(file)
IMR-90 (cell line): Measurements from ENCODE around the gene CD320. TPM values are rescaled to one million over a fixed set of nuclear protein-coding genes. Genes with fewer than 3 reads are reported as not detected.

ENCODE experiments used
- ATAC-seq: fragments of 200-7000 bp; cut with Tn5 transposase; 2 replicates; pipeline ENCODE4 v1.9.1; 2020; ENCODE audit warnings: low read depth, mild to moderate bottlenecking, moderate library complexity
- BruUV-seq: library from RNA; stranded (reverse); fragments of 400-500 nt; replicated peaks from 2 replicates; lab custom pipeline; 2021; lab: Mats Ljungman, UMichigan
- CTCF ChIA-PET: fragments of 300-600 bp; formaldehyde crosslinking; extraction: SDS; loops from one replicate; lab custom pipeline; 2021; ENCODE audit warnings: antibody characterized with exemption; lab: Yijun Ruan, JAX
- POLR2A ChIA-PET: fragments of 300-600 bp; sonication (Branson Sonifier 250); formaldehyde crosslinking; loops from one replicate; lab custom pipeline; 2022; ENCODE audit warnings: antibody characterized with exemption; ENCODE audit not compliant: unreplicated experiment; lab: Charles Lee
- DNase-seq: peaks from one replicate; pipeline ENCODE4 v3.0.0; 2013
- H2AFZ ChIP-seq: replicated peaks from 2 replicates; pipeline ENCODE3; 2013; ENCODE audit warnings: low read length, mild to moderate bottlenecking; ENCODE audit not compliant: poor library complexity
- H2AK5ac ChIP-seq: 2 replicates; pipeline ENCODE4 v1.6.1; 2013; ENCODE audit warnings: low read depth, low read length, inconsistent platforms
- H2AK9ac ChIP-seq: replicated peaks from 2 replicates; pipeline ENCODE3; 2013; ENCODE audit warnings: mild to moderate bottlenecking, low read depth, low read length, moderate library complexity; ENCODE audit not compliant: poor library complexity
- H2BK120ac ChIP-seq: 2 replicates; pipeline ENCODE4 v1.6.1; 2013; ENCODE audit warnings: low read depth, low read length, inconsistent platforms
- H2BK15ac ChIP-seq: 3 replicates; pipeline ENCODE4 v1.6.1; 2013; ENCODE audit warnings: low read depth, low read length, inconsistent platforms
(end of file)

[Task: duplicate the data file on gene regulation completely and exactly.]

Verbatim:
IMR-90 (cell line): Measurements from ENCODE around the gene CD320. TPM values are rescaled to one million over a fixed set of nuclear protein-coding genes. Genes with fewer than 3 reads are reported as not detected.

ENCODE experiments used
- ATAC-seq: fragments of 200-7000 bp; cut with Tn5 transposase; 2 replicates; pipeline ENCODE4 v1.9.1; 2020; ENCODE audit warnings: low read depth, mild to moderate bottlenecking, moderate library complexity
- BruUV-seq: library from RNA; stranded (reverse); fragments of 400-500 nt; replicated peaks from 2 replicates; lab custom pipeline; 2021; lab: Mats Ljungman, UMichigan
- CTCF ChIA-PET: fragments of 300-600 bp; formaldehyde crosslinking; extraction: SDS; loops from one replicate; lab custom pipeline; 2021; ENCODE audit warnings: antibody characterized with exemption; lab: Yijun Ruan, JAX
- POLR2A ChIA-PET: fragments of 300-600 bp; sonication (Branson Sonifier 250); formaldehyde crosslinking; loops from one replicate; lab custom pipeline; 2022; ENCODE audit warnings: antibody characterized with exemption; ENCODE audit not compliant: unreplicated experiment; lab: Charles Lee
- DNase-seq: peaks from one replicate; pipeline ENCODE4 v3.0.0; 2013
- H2AFZ ChIP-seq: replicated peaks from 2 replicates; pipeline ENCODE3; 2013; ENCODE audit warnings: low read length, mild to moderate bottlenecking; ENCODE audit not compliant: poor library complexity
- H2AK5ac ChIP-seq: 2 replicates; pipeline ENCODE4 v1.6.1; 2013; ENCODE audit warnings: low read depth, low read length, inconsistent platforms
- H2AK9ac ChIP-seq: replicated peaks from 2 replicates; pipeline ENCODE3; 2013; ENCODE audit warnings: mild to moderate bottlenecking, low read depth, low read length, moderate library complexity; ENCODE audit not compliant: poor library complexity
- H2BK120ac ChIP-seq: 2 replicates; pipeline ENCODE4 v1.6.1; 2013; ENCODE audit warnings: low read depth, low read length, inconsistent platforms
- H2BK15ac ChIP-seq: 3 replicates; pipeline ENCODE4 v1.6.1; 2013; ENCODE audit warnings: low read depth, low read length, inconsistent platforms